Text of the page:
Williams D

References (4)

Title : A population-based study of dosing and persistence with anti-dementia medications - Brewer_2013_Eur.J.Clin.Pharmacol_69_1467
Author(s) : Brewer L , Bennett K , McGreevy C , Williams D
Ref : European Journal of Clinical Pharmacology , 69 :1467 , 2013
Abstract : PURPOSE: Cholinesterase inhibitors and memantine are the mainstay of pharmacological intervention for the cognitive symptoms of Alzheimer's disease (AD). This study assessed the adequacy of dosing and persistence with AD medications and the predictors of these variables in the 'real world' (outside the clinical trial setting).
METHODS: The Health Service Executive-Primary Care Reimbursement Services prescription claims database in the Republic of Ireland contains prescription information for 1.6 million people. Patients aged >70 years who received at least two prescriptions for donepezil, rivastigmine, galantamine and memantine between January 2006 and December 2010 were included in the study. Rates of dose-maximisation were recorded by examining the initiation dose of each AD drug commenced during the study period and any subsequent dose titrations. Non-persistence was defined by a gap in prescribing of more than 63 consecutive days. Predictors of dose-maximisation and non-persistence were also analysed.
RESULTS: Between January 2006 and December 2010, 20,729 patients aged >70 years received a prescription for an AD medication. Despite most patients on donepezil and memantine receiving a prescription for the maximum drug dose, this dose was maintained for 2 consecutive months in only two-thirds of patients. Patients were significantly more likely to have their doses of donepezil and memantine maximised if prescribed in more recent years (2010 vs. 2007). Rates of non-persistence were 30.1 % at 6 months and 43.8 % at 12 months. Older age [75+ vs. <75 years; hazards ratio (HR) 1.16, 95 % confidence interval (CI) 1.06-1.27] and drug type (rivastigmine vs. donepezil; HR 1.15, 95 % CI 1.03-1.27) increased the risk of non-persistence. Non-persistence was lower for those commencing therapy in more recent years (2010 vs. 2007; HR 0.81, 95 % CI 0.73-0.89, p < 0.001) and for those on multiple anti-dementia medications (HR 0.59, 95 % CI 0.54-0.65, p < 0.001). Persistence was significantly higher when memantine was co-prescribed with donepezil (p < 0.0001). CONCLUSION: Future studies should explore the reasons underlying non-persistence and failure to maintain dose-maximisation in patients on AD medications. There may be scope to improve the dosing and persistence with these medications in the community.
ESTHER : Brewer_2013_Eur.J.Clin.Pharmacol_69_1467
PubMedSearch : Brewer_2013_Eur.J.Clin.Pharmacol_69_1467
PubMedID: 23443628

Title : Cholinesterase inhibitor use does not significantly influence the ability of 123I-FP-CIT imaging to distinguish Alzheimer's disease from dementia with Lewy bodies - Taylor_2007_J.Neurol.Neurosurg.Psychiatry_78_1069
Author(s) : Taylor JP , Colloby SJ , McKeith IG , Burn DJ , Williams D , Patterson J , O'Brien JT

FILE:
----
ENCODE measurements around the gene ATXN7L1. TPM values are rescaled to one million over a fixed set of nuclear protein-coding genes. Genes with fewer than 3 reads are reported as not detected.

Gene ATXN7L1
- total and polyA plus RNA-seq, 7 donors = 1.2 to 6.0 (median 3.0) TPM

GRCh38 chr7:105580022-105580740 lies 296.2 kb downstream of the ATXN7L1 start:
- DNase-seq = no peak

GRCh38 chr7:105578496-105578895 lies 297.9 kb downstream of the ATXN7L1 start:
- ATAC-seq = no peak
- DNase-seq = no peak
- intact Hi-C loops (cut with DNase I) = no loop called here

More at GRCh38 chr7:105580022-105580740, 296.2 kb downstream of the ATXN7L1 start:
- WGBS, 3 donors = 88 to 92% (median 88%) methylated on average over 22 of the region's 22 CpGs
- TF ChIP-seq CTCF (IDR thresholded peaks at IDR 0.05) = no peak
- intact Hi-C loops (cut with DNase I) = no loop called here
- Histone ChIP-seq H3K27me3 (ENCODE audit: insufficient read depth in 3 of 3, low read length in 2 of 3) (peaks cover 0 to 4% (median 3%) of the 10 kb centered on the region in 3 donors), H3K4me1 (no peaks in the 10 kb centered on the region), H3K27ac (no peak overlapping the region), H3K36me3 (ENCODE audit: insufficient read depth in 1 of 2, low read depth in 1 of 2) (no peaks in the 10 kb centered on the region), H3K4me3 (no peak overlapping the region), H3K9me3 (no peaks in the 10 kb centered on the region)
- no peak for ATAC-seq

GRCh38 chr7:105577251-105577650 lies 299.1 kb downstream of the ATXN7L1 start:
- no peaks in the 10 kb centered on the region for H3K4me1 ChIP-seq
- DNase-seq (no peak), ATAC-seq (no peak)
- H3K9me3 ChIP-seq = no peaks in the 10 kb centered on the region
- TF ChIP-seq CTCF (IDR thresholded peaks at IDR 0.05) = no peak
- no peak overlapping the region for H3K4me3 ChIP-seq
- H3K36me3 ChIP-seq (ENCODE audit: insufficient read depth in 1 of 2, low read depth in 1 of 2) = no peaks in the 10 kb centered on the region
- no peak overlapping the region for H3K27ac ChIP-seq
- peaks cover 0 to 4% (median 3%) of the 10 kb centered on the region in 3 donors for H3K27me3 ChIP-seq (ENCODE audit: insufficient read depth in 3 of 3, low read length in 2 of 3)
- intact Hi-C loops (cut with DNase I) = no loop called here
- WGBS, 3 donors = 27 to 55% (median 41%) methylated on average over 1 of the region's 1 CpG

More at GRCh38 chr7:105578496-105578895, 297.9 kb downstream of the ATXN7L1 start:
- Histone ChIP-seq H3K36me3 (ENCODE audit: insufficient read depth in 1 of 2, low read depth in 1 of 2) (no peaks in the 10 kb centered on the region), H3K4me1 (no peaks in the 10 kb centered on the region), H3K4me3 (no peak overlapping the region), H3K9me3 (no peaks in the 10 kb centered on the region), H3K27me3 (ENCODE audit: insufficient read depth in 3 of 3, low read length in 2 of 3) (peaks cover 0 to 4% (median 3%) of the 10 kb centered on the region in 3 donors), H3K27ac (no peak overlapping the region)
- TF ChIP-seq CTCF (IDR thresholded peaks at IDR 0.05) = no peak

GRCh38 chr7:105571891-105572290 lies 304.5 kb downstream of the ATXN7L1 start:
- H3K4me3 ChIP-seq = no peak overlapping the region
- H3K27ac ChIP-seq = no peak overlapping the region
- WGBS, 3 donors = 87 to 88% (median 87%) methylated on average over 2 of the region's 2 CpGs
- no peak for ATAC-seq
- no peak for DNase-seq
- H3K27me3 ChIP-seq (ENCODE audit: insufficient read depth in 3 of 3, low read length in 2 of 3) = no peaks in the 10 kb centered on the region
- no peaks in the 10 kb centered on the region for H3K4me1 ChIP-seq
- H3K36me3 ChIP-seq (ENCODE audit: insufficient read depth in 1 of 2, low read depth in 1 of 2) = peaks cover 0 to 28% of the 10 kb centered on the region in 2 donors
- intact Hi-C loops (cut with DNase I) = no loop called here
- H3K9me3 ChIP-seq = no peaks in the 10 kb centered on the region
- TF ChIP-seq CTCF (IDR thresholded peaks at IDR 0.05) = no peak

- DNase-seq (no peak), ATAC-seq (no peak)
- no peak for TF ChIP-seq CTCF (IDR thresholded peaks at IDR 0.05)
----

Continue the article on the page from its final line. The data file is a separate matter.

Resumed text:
Ref : Journal of Neurology Neurosurg Psychiatry , 78 :1069 , 2007
Abstract : BACKGROUND: 123I-labelled 2beta-carbomethoxy-3beta-(4-iodophenyl)-N-(3-fluoropropyl) nortropane (123I-FP-CIT) imaging is a diagnostic tool to help differentiate dementia with Lewy bodies (DLB) from Alzheimer's disease (AD). However, in animals, cholinesterase inhibitors (ChEi) have been reported to reduce radioligand binding to the striatal dopamine transporter. As ChEi are frequently used in people with dementia, it is important to determine whether their use affects 123I-FP-CIT uptake in the striatum. OBJECTIVE: To clarify whether chronic ChEi therapy modulates striatal dopamine transporter binding measured by 123I-FP-CIT in patients with AD, DLB and Parkinson's disease with dementia (PDD). DESIGN: Cross sectional study in 99 patients with AD (nine on ChEi, 25 not on ChEi), DLB (nine on ChEi, 19 not on ChEi) and PDD (six on ChEi, 31 not on ChEi) comparing 123I-FP-CIT striatal binding (caudate, anterior and posterior putamen) in patients receiving compared with those not receiving ChEi, correcting for key clinical variables including diagnosis, age, sex, Mini-Mental State Examination score, severity of parkinsonism and concurrent antidepressant use. RESULTS: As previously described, 123I-FP-CIT striatal uptake was lower in DLB and PDD subjects compared with those with AD. Median duration of ChEi use was 180 days. 123I-FP-CIT uptake was not significantly reduced in subjects receiving ChEi compared those not receiving ChEi (mean percentage reduction: AD 4.3%; DLB 0.7%; PDD 6.1%; p = 0.40). ChEi use did not differentially affect striatal 123FP-CIT uptake between patient groups (p = 0.83). CONCLUSIONS: Use of ChEi does not significantly influence the ability of 123I-FP-CIT imaging to distinguish AD from DLB.
ESTHER : Taylor_2007_J.Neurol.Neurosurg.Psychiatry_78_1069
PubMedSearch : Taylor_2007_J.Neurol.Neurosurg.Psychiatry_78_1069
PubMedID: 17299017

Title : Generation and annotation of the DNA sequences of human chromosomes 2 and 4 - Hillier_2005_Nature_434_724